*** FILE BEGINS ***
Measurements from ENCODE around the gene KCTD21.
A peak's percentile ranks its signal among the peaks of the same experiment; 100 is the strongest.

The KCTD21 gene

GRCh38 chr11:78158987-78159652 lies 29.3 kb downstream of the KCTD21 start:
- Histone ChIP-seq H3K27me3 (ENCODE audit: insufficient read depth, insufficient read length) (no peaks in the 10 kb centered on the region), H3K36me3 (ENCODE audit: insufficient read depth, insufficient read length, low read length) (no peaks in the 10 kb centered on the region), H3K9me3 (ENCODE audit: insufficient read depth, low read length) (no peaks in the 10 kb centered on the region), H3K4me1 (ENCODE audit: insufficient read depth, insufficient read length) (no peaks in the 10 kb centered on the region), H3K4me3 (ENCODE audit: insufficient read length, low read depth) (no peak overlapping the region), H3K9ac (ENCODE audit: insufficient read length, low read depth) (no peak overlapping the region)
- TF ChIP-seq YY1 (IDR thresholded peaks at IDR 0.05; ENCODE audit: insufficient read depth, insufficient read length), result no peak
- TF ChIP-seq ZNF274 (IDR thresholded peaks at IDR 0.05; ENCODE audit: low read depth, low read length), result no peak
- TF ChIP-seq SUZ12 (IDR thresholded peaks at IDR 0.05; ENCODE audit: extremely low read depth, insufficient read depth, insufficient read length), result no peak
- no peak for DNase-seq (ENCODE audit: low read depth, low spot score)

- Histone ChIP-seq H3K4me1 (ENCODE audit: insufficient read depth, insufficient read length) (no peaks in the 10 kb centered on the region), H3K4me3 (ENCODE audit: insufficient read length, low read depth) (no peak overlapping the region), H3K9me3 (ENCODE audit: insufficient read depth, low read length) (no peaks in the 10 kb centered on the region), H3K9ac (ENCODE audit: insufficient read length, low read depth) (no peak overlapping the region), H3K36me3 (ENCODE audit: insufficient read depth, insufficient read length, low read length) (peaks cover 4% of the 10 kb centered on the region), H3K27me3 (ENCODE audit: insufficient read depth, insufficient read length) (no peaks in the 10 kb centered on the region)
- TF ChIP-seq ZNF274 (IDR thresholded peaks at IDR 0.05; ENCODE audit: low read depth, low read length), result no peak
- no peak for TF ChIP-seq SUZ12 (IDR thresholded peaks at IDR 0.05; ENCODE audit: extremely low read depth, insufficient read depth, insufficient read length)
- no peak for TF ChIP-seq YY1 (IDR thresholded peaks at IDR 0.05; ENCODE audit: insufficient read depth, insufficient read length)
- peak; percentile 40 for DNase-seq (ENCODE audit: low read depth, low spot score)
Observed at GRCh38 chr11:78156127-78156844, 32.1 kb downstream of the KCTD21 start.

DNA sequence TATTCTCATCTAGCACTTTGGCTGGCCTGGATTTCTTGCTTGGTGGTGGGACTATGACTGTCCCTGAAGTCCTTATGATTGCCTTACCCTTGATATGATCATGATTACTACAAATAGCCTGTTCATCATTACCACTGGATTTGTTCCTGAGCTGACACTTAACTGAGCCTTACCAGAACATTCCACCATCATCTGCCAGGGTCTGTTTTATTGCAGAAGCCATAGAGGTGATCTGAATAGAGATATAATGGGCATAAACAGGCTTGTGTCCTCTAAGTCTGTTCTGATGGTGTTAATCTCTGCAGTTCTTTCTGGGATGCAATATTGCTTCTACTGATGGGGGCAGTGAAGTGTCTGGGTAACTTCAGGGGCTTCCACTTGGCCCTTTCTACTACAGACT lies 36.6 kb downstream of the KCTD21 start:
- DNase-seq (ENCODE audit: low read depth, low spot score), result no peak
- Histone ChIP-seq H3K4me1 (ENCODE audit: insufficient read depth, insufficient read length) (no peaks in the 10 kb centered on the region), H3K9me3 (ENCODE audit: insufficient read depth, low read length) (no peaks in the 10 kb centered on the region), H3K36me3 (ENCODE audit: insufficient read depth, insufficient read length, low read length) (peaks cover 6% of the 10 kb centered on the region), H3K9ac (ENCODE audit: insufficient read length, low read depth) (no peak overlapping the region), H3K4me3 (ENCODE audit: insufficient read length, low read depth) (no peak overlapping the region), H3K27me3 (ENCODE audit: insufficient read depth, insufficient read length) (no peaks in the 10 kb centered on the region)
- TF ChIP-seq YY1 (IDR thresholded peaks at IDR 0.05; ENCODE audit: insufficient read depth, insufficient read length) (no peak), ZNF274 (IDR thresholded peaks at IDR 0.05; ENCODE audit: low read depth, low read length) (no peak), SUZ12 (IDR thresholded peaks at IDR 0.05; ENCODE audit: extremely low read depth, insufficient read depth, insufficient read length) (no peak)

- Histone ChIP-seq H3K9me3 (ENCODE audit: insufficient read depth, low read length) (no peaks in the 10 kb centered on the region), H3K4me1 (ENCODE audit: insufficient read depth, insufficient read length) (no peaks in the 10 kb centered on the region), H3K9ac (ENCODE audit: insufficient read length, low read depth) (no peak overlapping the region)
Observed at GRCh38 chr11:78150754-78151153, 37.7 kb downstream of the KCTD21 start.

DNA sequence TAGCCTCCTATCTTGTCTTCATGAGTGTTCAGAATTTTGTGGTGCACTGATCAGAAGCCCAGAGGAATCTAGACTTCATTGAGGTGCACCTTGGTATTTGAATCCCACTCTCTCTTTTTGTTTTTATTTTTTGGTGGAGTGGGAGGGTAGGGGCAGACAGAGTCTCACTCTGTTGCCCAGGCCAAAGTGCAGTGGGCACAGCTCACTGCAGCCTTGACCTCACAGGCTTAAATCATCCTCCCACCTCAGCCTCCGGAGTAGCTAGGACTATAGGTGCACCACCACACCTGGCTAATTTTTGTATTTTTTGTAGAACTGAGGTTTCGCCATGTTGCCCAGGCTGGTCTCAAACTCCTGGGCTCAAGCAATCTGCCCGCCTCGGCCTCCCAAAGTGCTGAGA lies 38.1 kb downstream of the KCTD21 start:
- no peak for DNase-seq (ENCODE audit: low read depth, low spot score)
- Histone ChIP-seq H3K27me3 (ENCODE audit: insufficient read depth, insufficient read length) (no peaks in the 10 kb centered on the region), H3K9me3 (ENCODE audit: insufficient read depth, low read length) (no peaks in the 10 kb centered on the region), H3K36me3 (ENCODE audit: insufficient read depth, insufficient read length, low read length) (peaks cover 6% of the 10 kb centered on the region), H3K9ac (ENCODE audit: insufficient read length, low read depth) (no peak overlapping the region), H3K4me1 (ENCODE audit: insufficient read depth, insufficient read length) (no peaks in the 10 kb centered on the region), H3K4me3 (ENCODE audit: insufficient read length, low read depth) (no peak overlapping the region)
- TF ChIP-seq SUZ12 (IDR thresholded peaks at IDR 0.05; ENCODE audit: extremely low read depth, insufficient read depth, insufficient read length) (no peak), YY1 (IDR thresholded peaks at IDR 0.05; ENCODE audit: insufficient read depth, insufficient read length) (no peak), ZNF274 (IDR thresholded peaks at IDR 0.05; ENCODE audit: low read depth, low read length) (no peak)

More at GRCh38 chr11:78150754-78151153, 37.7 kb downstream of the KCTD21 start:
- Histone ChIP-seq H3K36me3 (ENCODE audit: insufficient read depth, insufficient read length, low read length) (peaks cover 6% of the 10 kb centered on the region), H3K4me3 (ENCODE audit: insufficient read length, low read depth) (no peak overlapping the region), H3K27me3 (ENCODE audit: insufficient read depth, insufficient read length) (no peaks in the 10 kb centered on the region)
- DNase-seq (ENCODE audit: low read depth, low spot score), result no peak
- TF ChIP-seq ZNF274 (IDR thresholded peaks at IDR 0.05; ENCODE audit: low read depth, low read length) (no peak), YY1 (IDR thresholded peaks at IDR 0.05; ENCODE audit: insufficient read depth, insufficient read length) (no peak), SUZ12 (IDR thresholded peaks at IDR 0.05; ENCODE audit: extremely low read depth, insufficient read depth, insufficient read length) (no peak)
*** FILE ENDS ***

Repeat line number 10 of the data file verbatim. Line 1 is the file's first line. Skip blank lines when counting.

- Histone ChIP-seq H3K4me1 (ENCODE audit: insufficient read depth, insufficient read length) (no peaks in the 10 kb centered on the region), H3K4me3 (ENCODE audit: insufficient read length, low read depth) (no peak overlapping the region), H3K9me3 (ENCODE audit: insufficient read depth, low read length) (no peaks in the 10 kb centered on the region), H3K9ac (ENCODE audit: insufficient read length, low read depth) (no peak overlapping the region), H3K36me3 (ENCODE audit: insufficient read depth, insufficient read length, low read length) (peaks cover 4% of the 10 kb centered on the region), H3K27me3 (ENCODE audit: insufficient read depth, insufficient read length) (no peaks in the 10 kb centered on the region)